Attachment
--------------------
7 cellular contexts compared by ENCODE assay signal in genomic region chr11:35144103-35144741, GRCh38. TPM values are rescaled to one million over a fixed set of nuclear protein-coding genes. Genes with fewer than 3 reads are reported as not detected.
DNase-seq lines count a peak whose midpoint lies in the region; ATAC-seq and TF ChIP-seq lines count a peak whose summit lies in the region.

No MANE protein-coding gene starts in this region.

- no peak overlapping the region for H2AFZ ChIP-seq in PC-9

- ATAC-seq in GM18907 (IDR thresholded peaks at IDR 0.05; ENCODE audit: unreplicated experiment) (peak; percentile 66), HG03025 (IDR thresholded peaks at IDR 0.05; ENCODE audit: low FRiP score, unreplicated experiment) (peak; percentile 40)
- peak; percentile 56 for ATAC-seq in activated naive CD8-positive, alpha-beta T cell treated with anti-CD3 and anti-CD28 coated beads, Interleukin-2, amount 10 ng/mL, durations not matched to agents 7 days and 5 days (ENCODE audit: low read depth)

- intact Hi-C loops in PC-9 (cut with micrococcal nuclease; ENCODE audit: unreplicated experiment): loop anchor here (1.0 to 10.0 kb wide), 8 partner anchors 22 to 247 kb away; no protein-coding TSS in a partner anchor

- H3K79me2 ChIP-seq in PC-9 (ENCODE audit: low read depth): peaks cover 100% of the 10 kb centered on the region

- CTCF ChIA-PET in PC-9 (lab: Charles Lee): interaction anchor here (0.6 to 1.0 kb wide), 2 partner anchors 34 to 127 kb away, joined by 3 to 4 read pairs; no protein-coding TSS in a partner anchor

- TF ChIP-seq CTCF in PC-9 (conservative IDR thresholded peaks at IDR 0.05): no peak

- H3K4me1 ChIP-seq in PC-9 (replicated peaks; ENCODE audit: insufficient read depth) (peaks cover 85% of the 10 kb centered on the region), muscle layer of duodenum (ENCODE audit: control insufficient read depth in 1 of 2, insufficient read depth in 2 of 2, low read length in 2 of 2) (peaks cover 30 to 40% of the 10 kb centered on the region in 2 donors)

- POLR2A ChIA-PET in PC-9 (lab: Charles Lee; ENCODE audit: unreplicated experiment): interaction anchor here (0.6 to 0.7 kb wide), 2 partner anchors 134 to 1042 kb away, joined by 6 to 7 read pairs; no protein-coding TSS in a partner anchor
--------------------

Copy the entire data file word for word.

7 cellular contexts compared by ENCODE assay signal in genomic region chr11:35144103-35144741, GRCh38. TPM values are rescaled to one million over a fixed set of nuclear protein-coding genes. Genes with fewer than 3 reads are reported as not detected.
DNase-seq lines count a peak whose midpoint lies in the region; ATAC-seq and TF ChIP-seq lines count a peak whose summit lies in the region.

No MANE protein-coding gene starts in this region.

- no peak overlapping the region for H2AFZ ChIP-seq in PC-9

- ATAC-seq in GM18907 (IDR thresholded peaks at IDR 0.05; ENCODE audit: unreplicated experiment) (peak; percentile 66), HG03025 (IDR thresholded peaks at IDR 0.05; ENCODE audit: low FRiP score, unreplicated experiment) (peak; percentile 40)
- peak; percentile 56 for ATAC-seq in activated naive CD8-positive, alpha-beta T cell treated with anti-CD3 and anti-CD28 coated beads, Interleukin-2, amount 10 ng/mL, durations not matched to agents 7 days and 5 days (ENCODE audit: low read depth)

- intact Hi-C loops in PC-9 (cut with micrococcal nuclease; ENCODE audit: unreplicated experiment): loop anchor here (1.0 to 10.0 kb wide), 8 partner anchors 22 to 247 kb away; no protein-coding TSS in a partner anchor

- H3K79me2 ChIP-seq in PC-9 (ENCODE audit: low read depth): peaks cover 100% of the 10 kb centered on the region

- CTCF ChIA-PET in PC-9 (lab: Charles Lee): interaction anchor here (0.6 to 1.0 kb wide), 2 partner anchors 34 to 127 kb away, joined by 3 to 4 read pairs; no protein-coding TSS in a partner anchor

- TF ChIP-seq CTCF in PC-9 (conservative IDR thresholded peaks at IDR 0.05): no peak

- H3K4me1 ChIP-seq in PC-9 (replicated peaks; ENCODE audit: insufficient read depth) (peaks cover 85% of the 10 kb centered on the region), muscle layer of duodenum (ENCODE audit: control insufficient read depth in 1 of 2, insufficient read depth in 2 of 2, low read length in 2 of 2) (peaks cover 30 to 40% of the 10 kb centered on the region in 2 donors)

- POLR2A ChIA-PET in PC-9 (lab: Charles Lee; ENCODE audit: unreplicated experiment): interaction anchor here (0.6 to 0.7 kb wide), 2 partner anchors 134 to 1042 kb away, joined by 6 to 7 read pairs; no protein-coding TSS in a partner anchor